An Amusing Zen Story that Reflects its True Essence

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Zen Story - The Diamond Sutra & Cakes

“In the beginner’s mind there are many possibilities, but in the expert’s there are few.”

These are the words spoken by the reputed Zen master, Shunryu Suzuki, who was an authority on Zazen meditation. His talks have been compiled in the book Zen Mind, Beginner’s Mind where Suzuki talks about the importance of having a beginner’s mind while approaching the beautiful practice of Zazen meditation. The goal of practicing Zazen meditation is to keep the beginner’s state of mind. It is at the very heart of Zen philosophy. Here is an amusing Zen story which reflects its true essence.

Once there was a Zen monk who was an expert on Diamond Sutra, an influential text from the Mahayana branch of Buddhism. As books were rare and valuable in his day, he carried the only copy in his part of the world on his back. He was a widely sought after monk for his knowledge and insight into the Diamond Sutra. He was also quite successful at propounding the book’s many profundities to not just monks and masters, but also to ordinary people. Thus the people of that region came to know about the Diamond Sutra.

One day the monk came upon an old woman who was selling tea and cakes. The monk was hungry as he had been travelling all day, but he realized he had no money to pay for the tea and cakes.

So he said to the woman, “I have upon my back a treasure beyond knowing – the Diamond Sutra. If you’ll give me some tea and cakes, I’ll reveal to you this great treasure of knowledge.”

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The woman knew something of the Diamond Sutra herself and proposed her own bargain.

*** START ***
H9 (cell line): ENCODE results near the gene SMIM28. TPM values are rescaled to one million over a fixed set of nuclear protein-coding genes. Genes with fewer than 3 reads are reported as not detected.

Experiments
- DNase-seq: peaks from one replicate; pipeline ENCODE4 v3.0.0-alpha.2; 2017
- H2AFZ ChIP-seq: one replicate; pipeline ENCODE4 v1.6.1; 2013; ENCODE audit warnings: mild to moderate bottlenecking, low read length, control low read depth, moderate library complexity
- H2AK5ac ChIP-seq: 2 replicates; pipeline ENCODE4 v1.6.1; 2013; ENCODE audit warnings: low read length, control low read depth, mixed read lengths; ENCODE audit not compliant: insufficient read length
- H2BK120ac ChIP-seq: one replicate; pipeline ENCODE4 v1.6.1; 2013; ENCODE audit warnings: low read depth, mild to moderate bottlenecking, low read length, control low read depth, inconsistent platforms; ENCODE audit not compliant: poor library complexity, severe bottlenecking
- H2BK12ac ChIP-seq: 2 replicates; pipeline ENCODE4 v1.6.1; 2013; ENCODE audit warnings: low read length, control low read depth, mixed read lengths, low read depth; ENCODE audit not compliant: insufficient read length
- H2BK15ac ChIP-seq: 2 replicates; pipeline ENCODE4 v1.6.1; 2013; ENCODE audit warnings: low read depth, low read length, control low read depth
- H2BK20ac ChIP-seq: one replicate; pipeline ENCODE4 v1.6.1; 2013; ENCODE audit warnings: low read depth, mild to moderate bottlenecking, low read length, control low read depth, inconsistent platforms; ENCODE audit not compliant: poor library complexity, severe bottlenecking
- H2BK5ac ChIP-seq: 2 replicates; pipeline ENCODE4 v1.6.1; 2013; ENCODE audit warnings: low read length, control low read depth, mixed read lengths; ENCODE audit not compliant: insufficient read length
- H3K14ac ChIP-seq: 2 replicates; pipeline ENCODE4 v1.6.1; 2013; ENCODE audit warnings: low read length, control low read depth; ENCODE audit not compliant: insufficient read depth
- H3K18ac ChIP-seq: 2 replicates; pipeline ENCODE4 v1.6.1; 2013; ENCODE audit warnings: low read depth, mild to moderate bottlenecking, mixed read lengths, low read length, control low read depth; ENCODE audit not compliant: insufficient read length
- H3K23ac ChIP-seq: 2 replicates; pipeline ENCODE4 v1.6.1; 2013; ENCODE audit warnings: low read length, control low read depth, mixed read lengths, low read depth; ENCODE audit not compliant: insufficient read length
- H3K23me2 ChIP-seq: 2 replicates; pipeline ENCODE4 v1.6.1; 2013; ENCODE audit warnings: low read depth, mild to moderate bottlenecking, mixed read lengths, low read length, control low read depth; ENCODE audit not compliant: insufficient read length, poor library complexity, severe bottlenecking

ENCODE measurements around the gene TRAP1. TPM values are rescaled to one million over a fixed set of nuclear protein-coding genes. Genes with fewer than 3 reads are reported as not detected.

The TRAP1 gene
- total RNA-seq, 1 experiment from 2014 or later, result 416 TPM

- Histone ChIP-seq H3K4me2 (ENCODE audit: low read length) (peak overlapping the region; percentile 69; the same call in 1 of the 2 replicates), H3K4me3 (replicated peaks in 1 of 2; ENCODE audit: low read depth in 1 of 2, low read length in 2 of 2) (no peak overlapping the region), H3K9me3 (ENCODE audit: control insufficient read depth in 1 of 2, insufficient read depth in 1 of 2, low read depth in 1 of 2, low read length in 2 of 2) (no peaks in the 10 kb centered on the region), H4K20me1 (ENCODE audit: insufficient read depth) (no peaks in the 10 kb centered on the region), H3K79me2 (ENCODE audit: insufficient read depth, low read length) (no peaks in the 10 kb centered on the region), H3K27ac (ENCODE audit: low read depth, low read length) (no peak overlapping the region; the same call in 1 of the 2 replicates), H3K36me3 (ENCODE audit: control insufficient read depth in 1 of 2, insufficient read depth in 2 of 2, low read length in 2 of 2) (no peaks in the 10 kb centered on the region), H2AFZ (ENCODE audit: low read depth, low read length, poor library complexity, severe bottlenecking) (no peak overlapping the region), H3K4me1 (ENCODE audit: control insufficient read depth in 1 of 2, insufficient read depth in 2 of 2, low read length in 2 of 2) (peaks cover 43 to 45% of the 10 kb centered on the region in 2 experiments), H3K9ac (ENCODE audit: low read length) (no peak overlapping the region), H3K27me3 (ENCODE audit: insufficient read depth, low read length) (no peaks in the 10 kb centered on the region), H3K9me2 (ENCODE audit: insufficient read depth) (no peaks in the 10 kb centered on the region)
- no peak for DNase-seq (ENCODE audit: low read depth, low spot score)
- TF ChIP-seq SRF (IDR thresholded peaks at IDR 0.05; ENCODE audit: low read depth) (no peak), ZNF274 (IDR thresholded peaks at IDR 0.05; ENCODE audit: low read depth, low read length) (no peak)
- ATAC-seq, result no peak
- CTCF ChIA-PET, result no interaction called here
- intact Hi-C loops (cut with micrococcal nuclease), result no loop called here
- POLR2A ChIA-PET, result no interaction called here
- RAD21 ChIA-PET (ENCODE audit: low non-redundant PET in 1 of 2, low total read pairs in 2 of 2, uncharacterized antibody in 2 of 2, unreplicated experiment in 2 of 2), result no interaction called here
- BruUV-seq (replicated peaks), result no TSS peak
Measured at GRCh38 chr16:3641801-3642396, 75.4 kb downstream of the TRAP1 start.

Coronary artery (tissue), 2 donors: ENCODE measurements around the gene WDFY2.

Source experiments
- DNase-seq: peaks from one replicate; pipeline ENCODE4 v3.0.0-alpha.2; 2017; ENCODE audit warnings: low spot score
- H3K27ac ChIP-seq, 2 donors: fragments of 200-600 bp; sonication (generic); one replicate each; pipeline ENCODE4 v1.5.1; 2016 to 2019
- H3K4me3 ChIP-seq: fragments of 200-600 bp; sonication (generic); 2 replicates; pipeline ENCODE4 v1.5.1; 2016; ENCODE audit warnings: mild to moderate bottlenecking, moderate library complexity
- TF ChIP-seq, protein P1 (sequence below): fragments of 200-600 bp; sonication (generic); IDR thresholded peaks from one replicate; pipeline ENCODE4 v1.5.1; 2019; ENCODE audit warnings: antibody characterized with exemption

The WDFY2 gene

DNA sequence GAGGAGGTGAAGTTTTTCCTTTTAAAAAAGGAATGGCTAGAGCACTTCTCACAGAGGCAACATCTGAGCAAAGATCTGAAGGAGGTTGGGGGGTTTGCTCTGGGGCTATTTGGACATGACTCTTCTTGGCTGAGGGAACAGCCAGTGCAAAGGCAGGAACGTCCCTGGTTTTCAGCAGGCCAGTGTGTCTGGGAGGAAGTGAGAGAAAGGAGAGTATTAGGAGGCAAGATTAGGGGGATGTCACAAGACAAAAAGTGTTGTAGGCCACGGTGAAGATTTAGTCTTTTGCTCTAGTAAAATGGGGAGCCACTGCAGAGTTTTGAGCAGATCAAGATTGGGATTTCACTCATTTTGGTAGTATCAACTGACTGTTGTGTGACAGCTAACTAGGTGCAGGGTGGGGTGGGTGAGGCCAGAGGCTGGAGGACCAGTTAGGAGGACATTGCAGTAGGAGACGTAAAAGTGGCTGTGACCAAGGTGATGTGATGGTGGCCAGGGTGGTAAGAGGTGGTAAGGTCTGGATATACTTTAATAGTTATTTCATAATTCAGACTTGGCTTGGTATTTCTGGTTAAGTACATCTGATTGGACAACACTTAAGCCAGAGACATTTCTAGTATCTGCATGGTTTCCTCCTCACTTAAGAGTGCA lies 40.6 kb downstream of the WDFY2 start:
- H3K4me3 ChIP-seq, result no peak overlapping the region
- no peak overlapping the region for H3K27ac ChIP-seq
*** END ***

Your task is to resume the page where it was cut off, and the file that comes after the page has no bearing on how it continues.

She said, “Oh learned monk, if you will answer this simple question, I will give you the tea and cakes.”

To this the monk wholeheartedly agreed.

The woman then said, “When you eat these cakes, are you eating with the mind of the past, the mind of the present or the mind of the future?”

The monk was perplexed. No answer occurred to him. So he took the text of Diamond Sutra out of his back, hoping to find an answer. As he studied and pondered, the day grew late and the old woman packed up her things to go home for the day.

“You are a stupid monk indeed,” said the old woman, leaving the hungry monk in his predicament. “You eat the cakes with your mouth.”

Sometimes with great knowledge comes great arrogance. In this arrogance, we leave the beginner’s mind behind. We leave the curiosity of the beginner’s mind behind. We stop learning because we begin to think that we know everything there is to know through acquired knowledge. The Zen monk in the story tried to answer a very simple question with his knowledge of Diamond Sutra, not knowing that the answer to a simple question was just that…simple.

J Krishnamurti spoke about learning and knowledge at length in his talks. He said, “There is no movement of learning when there is the acquisition of knowledge; the two are incompatible, they are contradictory. The movement of learning implies a state in which the mind has no previous experience stored up as knowledge. The mind that is learning is an innocent mind, whereas the mind that is merely acquiring knowledge is old, stagnant, corrupted by the past. An innocent mind perceives instantly, it is learning all the time without accumulating, and such a mind alone is mature.”

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In the beginner’s mind, there is no pride of achievement. One does not say, “I have achieved something.” All self-centered thoughts and thoughts of achievement limit our vast original mind. When we have no thought of achievement, no thought of self, we are true beginners. Why was the Greek philosopher Socrates considered the wisest man alive by the Oracle of Delphi? It was because he had the beginner’s mind. It was because he knew that that the only true wisdom was in knowing that you knew nothing.

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